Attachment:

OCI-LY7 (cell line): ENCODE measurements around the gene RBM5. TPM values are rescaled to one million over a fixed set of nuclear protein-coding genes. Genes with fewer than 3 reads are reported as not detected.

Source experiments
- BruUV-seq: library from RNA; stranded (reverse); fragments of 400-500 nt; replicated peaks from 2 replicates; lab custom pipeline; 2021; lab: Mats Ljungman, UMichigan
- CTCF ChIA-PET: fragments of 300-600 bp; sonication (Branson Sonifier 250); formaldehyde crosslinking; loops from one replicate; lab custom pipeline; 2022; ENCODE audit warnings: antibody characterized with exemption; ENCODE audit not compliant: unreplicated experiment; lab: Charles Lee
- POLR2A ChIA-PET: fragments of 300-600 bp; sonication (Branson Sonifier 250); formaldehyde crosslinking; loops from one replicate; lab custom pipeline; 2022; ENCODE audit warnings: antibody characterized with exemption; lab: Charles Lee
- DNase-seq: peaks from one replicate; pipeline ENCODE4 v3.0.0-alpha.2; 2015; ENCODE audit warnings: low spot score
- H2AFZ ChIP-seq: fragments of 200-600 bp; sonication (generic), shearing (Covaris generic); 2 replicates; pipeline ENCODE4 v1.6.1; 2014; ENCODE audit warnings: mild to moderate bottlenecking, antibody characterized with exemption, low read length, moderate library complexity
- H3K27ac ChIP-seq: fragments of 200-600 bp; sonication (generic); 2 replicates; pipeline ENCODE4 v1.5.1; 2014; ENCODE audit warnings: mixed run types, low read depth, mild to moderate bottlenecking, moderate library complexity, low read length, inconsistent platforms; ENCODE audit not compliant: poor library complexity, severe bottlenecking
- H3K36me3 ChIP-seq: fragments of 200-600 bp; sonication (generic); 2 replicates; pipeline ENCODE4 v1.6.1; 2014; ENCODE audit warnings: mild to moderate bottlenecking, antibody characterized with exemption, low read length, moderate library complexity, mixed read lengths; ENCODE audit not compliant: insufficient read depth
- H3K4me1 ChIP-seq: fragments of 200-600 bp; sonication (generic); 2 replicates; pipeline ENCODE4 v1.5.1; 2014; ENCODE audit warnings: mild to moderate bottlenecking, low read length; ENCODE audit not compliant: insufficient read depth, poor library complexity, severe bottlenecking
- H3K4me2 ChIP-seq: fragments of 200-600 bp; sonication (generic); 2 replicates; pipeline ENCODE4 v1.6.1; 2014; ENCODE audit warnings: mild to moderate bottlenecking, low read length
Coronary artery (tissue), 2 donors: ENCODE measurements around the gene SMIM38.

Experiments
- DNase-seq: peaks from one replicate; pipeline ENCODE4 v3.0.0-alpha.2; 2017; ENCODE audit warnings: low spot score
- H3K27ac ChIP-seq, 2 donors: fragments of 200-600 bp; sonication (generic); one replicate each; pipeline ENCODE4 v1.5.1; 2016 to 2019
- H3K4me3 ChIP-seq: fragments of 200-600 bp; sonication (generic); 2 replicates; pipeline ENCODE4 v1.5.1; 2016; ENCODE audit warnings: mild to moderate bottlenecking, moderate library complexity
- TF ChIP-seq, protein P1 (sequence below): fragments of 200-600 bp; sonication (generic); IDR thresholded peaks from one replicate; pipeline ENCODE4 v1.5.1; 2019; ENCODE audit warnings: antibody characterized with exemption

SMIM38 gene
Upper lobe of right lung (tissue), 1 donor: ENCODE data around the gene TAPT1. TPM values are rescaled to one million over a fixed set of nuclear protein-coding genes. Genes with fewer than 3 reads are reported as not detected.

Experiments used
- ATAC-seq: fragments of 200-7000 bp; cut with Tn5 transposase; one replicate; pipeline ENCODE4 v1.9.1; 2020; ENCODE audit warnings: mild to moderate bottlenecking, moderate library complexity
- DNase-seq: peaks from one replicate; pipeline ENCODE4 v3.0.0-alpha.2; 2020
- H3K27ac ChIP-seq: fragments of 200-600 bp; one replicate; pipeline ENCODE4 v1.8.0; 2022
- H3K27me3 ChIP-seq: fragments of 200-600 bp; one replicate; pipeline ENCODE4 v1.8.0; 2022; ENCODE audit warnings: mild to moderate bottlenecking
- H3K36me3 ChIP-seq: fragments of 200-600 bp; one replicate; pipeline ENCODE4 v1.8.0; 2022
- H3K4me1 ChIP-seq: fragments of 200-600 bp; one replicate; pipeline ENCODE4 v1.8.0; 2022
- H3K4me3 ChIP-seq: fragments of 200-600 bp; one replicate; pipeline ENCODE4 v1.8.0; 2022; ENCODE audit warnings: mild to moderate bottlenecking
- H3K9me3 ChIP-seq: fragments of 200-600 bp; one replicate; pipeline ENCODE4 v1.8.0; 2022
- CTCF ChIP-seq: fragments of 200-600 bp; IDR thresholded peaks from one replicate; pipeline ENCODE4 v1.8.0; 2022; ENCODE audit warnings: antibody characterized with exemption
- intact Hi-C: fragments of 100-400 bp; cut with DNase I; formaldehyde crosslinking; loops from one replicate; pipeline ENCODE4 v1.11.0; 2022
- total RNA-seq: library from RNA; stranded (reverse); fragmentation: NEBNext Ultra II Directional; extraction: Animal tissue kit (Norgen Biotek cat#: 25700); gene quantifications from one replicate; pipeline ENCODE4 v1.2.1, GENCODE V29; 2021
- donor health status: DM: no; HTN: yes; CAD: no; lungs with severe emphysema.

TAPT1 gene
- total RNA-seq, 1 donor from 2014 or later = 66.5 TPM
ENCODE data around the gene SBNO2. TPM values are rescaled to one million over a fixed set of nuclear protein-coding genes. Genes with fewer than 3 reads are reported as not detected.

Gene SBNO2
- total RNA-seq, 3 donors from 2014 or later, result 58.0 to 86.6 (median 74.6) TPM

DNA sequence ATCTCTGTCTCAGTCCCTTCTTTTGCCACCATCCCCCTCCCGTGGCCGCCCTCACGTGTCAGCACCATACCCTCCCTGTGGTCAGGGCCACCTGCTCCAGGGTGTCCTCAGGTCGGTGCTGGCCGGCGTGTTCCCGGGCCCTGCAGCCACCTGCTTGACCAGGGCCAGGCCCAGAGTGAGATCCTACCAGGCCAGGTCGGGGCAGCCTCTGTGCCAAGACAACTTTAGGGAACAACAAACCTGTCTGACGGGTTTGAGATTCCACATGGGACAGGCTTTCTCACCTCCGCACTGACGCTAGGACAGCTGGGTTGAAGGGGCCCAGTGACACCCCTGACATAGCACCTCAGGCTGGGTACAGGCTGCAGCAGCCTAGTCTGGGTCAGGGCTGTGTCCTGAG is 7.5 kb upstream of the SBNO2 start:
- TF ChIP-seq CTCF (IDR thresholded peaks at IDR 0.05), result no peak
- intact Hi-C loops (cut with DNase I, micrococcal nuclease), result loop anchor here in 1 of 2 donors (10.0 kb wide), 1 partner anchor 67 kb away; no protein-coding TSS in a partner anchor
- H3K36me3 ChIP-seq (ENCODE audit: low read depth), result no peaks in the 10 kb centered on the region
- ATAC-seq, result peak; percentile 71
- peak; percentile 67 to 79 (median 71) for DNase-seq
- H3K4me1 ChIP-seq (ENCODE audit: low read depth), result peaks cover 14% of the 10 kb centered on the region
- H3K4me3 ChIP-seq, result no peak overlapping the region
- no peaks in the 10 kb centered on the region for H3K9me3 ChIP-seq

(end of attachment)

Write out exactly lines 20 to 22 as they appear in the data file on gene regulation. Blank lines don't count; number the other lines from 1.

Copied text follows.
Experiments used
- ATAC-seq: fragments of 200-7000 bp; cut with Tn5 transposase; one replicate; pipeline ENCODE4 v1.9.1; 2020; ENCODE audit warnings: mild to moderate bottlenecking, moderate library complexity
- DNase-seq: peaks from one replicate; pipeline ENCODE4 v3.0.0-alpha.2; 2020